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See the longest military head of state in the history of Nigeria


Gowon is an Ngas (Angas) from Lur, a small village in the present Kanke Local Government Area of Plateau State. His parents, Nde Yohanna and Matwok Kurnyang, left for Wusasa, Zaria as Church Missionary Society (CMS) missionaries in the early days of Gowon's life. His father took pride in the fact that he married the same day as the future Queen Mother Elizabeth married the future King George VI. Gowon was the fifth of eleven children. He grew up in Zaria and had his early life and education there. At school Gowon proved to be a very good athlete: he was the school football goalkeeper, pole vaulter, and long distance runner. He broke the school mile record in his first year. He was also the boxing captain.


Gowon joined the Nigerian Army in 1954, and received his commission as a second lieutenant on 19 October 1955, his 21st birthday.


He has trained in the prestigious Royal Military Academy Sandhurst, UK (1955–56), Staff College, Camberley, UK (1962) as well as the Joint Staff College, Latimer, 1965. He saw action in the Congo (Zaire) as part of the United Nations Peacekeeping Force, both in 1960–61 and in 1963. He advanced to battalion commander rank by 1966, at which time he was still a lieutenant colonel.


In January 1966, he became Nigeria's youngest military chief of staff at the age of 31, because a military coup d'état by a group of junior officers under Major Chukwuma Kaduna Nzeogwu led to the overthrow of Nigeria's civilian government. In the course of this coup, mostly northern and western leaders were killed, including Sir Abubakar Tafawa Balewa, Nigeria's Prime Minister; Sir Ahmadu Bello, Sardauna of Sokoto and Premier of the Northern Region; and Samuel Akintola, Premier of the Western Region, Lt Col Arthur Unegbe and so many more. The then Lieutenant Colonel Gowon returned from his course at the Joint Staff College, Latimer UK two days before the coup – a late arrival that possibly exempted him from the coupist hit list. Success in twentieth century world affairs since 1919 and the subsequent failure by Major General Johnson Aguiyi-Ironsi (who was the head of state following the January 1966 coup-with Gowon his Chief of Staff) to meet Northern demands for the prosecution of the coup plotters further inflamed Northern anger. 


In 1966, Gowon was chosen to become head of state. Up until then, Gowon remained strictly a career soldier with no involvement whatsoever in politics, until the tumultuous events of the year suddenly thrust him into a leadership role, when his unusual background as a Northerner who was neither of Hausa nor Fulani ancestry nor of the Islamic faith made him a particularly safe choice to lead a nation whose population were seething with ethnic tension.


The corruption in Gowon's administration culminated in the notorious "cement armada" in the summer of 1975, when the port of Lagos became jammed with hundreds of ships trying to unload cement. Somehow, agents of the Nigerian government had signed contracts with 68 different international suppliers for the delivery of a total of 20 million tons of cement in one year to Lagos, even though its port could only accept one million tons of cargo per year. Even worse, the poorly drafted cement contracts included demurrage clauses highly favorable to the suppliers, meaning that the bill began to skyrocket if the ships sat in port waiting to unload (or even if they sat in their home ports waiting for permission to depart for Nigeria). The Nigerian government did not fully grasp the magnitude of its mistake until the port of Lagos was so badly jammed that basic supplies could not get through. By that time it was too late. Its attempts to repudiate the cement contracts and impose an emergency embargo on all inbound shipping tied up the country in litigation around the world for many years, including a 1983 decision of the U.S. Supreme Court.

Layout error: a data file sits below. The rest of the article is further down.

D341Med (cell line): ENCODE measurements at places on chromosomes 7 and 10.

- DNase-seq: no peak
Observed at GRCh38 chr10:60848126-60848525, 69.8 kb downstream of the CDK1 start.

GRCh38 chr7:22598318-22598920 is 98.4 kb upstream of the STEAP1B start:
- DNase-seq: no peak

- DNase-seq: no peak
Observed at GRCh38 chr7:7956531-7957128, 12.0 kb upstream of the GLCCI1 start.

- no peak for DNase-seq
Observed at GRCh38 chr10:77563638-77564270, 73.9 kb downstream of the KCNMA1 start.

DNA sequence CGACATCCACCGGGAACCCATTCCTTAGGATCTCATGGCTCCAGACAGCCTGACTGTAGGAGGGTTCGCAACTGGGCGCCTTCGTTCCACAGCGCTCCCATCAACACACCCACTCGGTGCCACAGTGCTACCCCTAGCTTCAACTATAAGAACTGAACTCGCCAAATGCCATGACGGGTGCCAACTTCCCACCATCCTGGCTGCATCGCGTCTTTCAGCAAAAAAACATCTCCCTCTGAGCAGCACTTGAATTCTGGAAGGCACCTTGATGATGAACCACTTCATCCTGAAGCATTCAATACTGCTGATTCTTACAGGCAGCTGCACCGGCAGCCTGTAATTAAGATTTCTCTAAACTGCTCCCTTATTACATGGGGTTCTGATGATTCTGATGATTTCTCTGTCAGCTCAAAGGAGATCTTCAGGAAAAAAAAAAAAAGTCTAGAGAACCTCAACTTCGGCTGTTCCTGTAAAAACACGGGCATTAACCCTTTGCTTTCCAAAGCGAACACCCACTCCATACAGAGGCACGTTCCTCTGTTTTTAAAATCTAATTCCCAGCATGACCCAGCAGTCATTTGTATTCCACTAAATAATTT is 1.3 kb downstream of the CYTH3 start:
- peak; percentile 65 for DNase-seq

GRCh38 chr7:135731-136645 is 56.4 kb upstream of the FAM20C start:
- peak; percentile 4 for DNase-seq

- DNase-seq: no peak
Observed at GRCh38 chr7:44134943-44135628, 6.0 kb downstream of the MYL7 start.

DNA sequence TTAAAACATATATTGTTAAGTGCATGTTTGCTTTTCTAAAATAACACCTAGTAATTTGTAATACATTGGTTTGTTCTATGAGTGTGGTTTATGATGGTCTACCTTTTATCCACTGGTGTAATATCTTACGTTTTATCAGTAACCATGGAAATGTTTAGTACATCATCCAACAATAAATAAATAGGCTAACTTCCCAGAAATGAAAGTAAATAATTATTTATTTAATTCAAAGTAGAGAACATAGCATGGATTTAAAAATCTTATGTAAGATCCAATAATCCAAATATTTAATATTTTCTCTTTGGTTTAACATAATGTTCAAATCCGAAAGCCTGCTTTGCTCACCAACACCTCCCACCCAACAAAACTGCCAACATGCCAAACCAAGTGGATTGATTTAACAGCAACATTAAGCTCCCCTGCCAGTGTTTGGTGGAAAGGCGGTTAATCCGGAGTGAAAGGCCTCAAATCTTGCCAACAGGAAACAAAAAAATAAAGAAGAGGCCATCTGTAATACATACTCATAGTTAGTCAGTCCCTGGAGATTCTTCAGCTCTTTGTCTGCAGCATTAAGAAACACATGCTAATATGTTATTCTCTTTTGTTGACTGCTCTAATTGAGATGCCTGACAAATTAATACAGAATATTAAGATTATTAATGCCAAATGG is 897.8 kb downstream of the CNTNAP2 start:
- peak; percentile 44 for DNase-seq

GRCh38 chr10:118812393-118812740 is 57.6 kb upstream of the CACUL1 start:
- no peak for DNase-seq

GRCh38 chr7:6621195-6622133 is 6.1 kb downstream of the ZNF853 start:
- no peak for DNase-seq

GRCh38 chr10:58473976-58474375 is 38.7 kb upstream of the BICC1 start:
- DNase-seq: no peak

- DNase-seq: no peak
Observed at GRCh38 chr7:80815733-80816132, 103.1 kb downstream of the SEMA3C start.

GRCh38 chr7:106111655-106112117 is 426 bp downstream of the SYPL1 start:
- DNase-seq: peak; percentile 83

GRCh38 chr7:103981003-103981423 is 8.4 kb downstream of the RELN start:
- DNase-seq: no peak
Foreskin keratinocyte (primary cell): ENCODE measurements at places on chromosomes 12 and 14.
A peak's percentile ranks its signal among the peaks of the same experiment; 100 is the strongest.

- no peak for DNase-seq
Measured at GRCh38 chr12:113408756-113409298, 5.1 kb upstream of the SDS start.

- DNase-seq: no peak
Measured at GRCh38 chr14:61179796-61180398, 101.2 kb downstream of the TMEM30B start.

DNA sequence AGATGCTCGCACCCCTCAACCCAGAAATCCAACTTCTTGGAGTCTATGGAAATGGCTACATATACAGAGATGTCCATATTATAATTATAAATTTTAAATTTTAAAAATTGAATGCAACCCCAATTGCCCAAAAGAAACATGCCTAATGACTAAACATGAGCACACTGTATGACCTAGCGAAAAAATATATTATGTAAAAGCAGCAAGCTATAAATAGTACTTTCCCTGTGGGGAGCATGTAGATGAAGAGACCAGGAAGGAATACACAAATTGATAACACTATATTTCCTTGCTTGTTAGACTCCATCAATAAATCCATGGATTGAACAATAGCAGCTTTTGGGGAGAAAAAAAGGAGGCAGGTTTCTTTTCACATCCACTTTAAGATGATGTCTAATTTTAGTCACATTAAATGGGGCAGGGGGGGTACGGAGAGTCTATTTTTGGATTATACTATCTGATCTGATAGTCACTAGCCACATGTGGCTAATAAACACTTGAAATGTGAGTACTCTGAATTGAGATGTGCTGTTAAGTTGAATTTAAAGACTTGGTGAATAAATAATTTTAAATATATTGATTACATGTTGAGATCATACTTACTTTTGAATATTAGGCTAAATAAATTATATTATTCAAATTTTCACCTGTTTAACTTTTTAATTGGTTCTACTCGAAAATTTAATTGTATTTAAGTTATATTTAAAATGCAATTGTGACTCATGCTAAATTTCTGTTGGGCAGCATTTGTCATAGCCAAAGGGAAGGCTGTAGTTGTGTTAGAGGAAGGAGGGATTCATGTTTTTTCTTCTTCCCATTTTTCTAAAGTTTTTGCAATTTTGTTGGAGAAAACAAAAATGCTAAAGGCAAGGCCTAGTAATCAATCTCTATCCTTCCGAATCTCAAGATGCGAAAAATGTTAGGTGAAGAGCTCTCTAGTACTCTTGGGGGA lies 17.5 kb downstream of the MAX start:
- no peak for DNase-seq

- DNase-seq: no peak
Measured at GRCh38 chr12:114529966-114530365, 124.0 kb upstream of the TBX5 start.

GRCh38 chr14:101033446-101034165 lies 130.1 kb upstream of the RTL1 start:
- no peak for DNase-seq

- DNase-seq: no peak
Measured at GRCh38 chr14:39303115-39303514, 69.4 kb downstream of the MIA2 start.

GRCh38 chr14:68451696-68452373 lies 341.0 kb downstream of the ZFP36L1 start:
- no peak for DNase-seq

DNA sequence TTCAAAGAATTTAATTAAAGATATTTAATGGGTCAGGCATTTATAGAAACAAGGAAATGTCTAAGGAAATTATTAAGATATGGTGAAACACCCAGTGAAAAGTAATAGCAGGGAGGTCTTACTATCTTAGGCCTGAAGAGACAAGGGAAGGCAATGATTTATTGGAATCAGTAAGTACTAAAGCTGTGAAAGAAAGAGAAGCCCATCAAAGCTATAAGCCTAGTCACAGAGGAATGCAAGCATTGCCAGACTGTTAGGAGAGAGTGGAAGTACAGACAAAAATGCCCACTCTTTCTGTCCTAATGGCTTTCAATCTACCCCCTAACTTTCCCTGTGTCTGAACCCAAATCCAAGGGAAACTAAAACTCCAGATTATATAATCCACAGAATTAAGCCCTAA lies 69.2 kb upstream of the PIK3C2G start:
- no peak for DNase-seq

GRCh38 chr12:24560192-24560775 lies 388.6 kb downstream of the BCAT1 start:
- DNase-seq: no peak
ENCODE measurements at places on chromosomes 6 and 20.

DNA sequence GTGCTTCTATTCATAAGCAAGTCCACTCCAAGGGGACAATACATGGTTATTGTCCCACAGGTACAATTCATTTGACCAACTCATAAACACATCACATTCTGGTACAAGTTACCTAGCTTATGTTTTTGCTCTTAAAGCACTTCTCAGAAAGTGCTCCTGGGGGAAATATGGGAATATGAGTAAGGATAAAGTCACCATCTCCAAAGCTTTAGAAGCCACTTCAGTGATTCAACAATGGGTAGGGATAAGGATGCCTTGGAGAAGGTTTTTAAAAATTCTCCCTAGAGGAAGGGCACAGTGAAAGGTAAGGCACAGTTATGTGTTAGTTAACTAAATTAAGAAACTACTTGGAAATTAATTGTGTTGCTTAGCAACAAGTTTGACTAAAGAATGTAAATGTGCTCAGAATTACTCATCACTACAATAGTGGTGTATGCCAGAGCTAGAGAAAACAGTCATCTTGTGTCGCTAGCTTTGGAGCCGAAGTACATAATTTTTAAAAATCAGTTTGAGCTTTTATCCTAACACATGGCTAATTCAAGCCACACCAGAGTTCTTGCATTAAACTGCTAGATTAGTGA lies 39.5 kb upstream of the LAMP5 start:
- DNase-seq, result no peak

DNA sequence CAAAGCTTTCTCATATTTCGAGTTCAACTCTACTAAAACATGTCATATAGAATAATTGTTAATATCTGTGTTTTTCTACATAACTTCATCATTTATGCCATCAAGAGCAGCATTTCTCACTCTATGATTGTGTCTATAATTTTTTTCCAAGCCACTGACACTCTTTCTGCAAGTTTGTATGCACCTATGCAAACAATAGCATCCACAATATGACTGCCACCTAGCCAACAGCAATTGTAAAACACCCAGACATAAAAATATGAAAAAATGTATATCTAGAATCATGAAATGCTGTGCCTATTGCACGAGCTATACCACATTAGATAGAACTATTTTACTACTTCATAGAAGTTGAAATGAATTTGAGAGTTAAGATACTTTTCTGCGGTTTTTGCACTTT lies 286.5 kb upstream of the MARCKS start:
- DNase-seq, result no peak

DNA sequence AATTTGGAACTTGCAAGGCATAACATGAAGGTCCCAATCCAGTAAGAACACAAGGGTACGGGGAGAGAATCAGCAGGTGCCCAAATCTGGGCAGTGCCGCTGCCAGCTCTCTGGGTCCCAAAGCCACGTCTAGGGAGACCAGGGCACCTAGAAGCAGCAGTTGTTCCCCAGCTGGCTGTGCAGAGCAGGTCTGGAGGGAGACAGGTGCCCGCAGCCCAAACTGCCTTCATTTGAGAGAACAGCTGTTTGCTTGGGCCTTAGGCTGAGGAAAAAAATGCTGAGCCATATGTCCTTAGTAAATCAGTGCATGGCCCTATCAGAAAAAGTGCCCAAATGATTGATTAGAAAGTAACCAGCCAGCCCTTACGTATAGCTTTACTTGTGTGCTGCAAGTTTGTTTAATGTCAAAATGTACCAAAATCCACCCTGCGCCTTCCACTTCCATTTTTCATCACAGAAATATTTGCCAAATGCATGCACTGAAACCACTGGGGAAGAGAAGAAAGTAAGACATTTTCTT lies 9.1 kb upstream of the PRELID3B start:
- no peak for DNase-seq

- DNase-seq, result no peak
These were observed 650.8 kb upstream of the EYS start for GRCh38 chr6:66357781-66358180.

1975 Nigerian coup d'état Edit

Further information: 1975 Nigerian coup d'état


These scandals provoked serious discontent within the army. On 29 July 1975, while Gowon was attending an OAU summit in Kampala, a group of officers led by Colonel Joe Nanven Garba announced his overthrow. The coup plotters appointed Brigadier Murtala Muhammad as head of the new government, and Brigadier Olusegun Obasanjo as his deputy.


Gowon subsequently went into exile in the United Kingdom, where he acquired a PhD in political science as a student at the University of Warwick.


In February 1976, Gowon was implicated in the coup d'état led by Lt. Col Buka Suka Dimka, which resulted in the death of the now Gen Murtala Mohammed. According to Dimka's "confession", he met with Gowon in London, and obtained support from him for the coup. In addition, Dimka mentioned before his execution that the purpose of the Coup d'état was to re-install Gowon as Head of State. As a result of the coup tribunal findings, Gowon was declared wanted by the Nigerian government, stripped of his rank in absentia and had his pension cut off. Gen Gowon was finally pardoned (along with the ex-Biafran President, Emeka Ojukwu) during the Second Republic under President Shehu Shagari. Gowon's rank (of general) wasn't restored until 1987 however by General Ibrahim Babangida.

Gowon married Miss Victoria Zakari, a trained nurse in 1969 at a ceremony officiated by Seth Irunsewe Kale at the Cathedral Church of Christ, Lagos.


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Gowon Matwok Kurnyang Mother Elizabeth Nigeria Plateau State

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